Hoes Gon Be Hoes: Featuring Kellie Jackson

This letter to the editor isn’t really groundbreaking. It’s just a good example of the brainwashing and rinsing that feminism has done on American women and the undue value they place on their vaginas.

Enjoy.

Over the past week it has been difficult to browse any social media or tune in to any major news organizations, without hearing the names Brock Turner and Aaron Persky. While dismissing the heinous acts of Brock Turner, Judge Persky single handedly, unintentionally, did one good thing; he made people think and talk about rape.

Really? I must have been drunk for longer than I thought. All feminists have been talking about for the past decade or more is rape is prevalent, rape is everywhere, rape culture, rape jokes, rapey thoughts, et cetera ad nauseaum.

For far too long the issue of rape has been taboo, should not be discussed. Why? Because it makes people uncomfortable. If the issue of rape does not make you uncomfortable, something is wrong with you. One of the most difficult things for a rape victim to do is discuss their rape. If a person trusts you enough to open up, stop worrying about your comfort, just listen, possibly offer support. If a victim is strong enough and brave enough to file charges, please stop victimizing them by questioning their culpability.

More difficult than lifting tractor tires? I kid, Kellie. Asking a complaining witness questions is “victimizing” them? Gathering facts about a possible crime is “victimizing”? Assessing the veracity of a person before marshalling the juggernaut known as the American criminal justice system by asking them to tell their story and then tell it again is “victimizing” them?

Clearly, women are too fragile to exist on this sinful earth.

Yes, false charges are sometimes made, but they are few and far between. What the victim was wearing, what they were drinking, what they have done or not done in the past has no bearing or responsibility for the crime. Binge drinking by the rapist, or their victim, is not the reason for the rape. Peer pressure did not cause the rape. There is not one plausible, irrefutable reason that excuses rape.

So, questioning an accuser’s story is a terrible, heinous act of “victimizing.” Throwing the occasional man to the wolves is acceptable so long as it is “few and far between.” Got it. Injustice is tolerable to Kellie Jackson, so long as it only happens here and there. So what if you lose your career, reputation, years of your life, your family, and your sanity?

Got it. Thanks.

The only reason an individual is raped is their rapist had no self-control, they intentionally, maliciously and callously stole the most intimate part of a person’s heart and soul.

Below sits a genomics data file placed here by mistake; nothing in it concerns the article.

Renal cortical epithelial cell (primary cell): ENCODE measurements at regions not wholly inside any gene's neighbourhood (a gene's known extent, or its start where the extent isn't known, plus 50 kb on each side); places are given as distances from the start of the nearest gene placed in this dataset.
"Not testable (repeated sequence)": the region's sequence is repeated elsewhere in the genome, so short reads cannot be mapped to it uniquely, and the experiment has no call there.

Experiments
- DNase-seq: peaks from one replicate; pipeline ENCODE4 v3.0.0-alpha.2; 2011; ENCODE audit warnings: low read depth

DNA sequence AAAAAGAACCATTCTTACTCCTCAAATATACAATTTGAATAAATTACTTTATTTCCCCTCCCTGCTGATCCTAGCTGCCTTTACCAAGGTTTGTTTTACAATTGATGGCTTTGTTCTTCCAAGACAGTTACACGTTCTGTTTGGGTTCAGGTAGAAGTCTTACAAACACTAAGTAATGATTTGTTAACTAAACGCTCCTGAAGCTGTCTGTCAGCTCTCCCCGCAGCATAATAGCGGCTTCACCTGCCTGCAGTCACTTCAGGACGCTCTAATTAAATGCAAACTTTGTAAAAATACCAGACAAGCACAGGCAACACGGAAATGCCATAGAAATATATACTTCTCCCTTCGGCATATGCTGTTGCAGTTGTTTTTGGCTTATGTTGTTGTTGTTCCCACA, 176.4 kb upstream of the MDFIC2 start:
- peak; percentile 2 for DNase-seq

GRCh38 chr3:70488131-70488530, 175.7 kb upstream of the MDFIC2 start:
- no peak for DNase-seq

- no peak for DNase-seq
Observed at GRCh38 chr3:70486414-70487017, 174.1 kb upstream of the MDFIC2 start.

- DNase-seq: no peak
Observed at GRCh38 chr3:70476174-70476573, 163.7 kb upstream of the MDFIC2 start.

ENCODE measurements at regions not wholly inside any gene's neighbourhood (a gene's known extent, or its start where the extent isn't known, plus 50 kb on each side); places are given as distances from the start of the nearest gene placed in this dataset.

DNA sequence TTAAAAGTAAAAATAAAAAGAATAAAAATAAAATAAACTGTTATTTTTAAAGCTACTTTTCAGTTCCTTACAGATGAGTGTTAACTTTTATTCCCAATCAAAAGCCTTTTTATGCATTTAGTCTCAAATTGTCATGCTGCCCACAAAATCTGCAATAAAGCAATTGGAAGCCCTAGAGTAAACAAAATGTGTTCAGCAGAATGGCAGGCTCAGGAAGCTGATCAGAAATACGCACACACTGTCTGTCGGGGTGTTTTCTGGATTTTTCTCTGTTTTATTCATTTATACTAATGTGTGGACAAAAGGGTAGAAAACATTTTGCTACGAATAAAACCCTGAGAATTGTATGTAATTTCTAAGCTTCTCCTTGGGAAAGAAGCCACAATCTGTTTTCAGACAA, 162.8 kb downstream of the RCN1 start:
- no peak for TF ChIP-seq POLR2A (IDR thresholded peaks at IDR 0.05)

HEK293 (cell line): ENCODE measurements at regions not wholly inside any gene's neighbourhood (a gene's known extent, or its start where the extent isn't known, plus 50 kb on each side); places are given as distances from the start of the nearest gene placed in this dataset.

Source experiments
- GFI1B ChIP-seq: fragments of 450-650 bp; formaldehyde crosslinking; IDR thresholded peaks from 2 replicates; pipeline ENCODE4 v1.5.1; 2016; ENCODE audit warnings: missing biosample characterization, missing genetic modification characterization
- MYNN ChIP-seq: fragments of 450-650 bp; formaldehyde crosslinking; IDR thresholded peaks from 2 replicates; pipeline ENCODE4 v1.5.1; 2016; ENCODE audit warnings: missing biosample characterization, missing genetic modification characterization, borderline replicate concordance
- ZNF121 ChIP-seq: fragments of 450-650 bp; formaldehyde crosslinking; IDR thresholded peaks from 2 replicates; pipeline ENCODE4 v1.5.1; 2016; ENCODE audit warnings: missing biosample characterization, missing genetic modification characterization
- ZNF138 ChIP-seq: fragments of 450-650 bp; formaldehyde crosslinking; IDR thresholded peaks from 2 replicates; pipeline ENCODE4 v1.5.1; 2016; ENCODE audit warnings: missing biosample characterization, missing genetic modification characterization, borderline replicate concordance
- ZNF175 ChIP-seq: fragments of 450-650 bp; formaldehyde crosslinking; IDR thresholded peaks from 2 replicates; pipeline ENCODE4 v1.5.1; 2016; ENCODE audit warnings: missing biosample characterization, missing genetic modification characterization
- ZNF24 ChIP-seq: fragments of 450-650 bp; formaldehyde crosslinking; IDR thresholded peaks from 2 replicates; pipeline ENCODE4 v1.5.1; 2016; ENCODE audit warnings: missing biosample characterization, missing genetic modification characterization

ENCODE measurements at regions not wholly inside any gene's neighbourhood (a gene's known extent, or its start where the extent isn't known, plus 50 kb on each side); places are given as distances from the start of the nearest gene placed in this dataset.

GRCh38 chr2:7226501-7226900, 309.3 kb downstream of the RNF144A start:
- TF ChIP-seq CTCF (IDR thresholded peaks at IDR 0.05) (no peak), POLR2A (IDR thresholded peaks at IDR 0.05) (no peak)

The vagina is the seat of the soul? And by raping the vagina you steal the most intimate part of a person’s soul? You learn something new every day. But what if I don’t have a vagina? Does that mean I don’t have a soul? Or do I simply have a lesser soul comparative to a female, sort of like how in Catholicism, animals have inferior souls to humans?

I appreciate good prose as much as anyone, but rape = stealing “the most intimate part of a person’s heart a soul” is laying it on thicker than Dolly Parton’s makeup.

Turner’s father called the rape “20 minutes of action,” saying it should not severely impact the rest of his son’s life. If you agree with that statement, in any way, please consider this: the rape victim will have to live with that brutal act for the remainder of their life. When the physical action of rape ends, the trauma of rape begins. It will haunt their dreams; it will tear away at their self-esteem; it will make future intimacy difficult; it will make the victim look over their shoulder and question their decisions for years to come; and it will turn that person into someone you may not recognize.

Please understand while living through the rape is difficult, to the victim, completely healing from the rape seems nearly impossible. A rape victim does not want sympathy; they need empathy, compassion and a safe harbor, while the trauma of rape continues to ravage their heart and soul.

Brock Turner will spend three months in a county prison while his victim will spend the rest of her life trying to heal and free herself from the prison of rape.

Kellie Jackson

Shrewsbury

Or…she’ll move on with her life. This is one my sticking points against feminism and it’s rape histrionics: They encourage women to reduce their entire existence to one wrong done to them, specifically, to one person touching their vagina without permission. I don’t have any saccharine pablum to offer up about healing, forgiveness, or self-help; what I do have is cold, hard truth, and one of those truths is that the majority of the people who have wronged you in your life, don’t give a shit about the fact they have wronged you. They are not dwelling on the fact that they have wronged you. It doesn’t “haunt their dreams.” It doesn’t “tear away at their self-esteem.” They don’t look over their shoulder for you or anyone else. Despite that, you are perfectly willing to let another person occupy space in your head, rent-free, for the rest of your life based on “20 minutes of action.” You will let another person interfere in your work, your personal relations, your health, and your peace of mind until you take your last breath, based on 20 minutes. That seems perfectly rational…to a feminist. To a sane human, not so much.

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One thought on “Hoes Gon Be Hoes: Featuring Kellie Jackson

  1. “One of the most difficult things for a rape victim to do is discuss their rape.” yeah that’s a good one! One of the most difficult things is to get them to shut up about it, and the ones who made up their stories out of whole cloth are usually the loudest.

    Like

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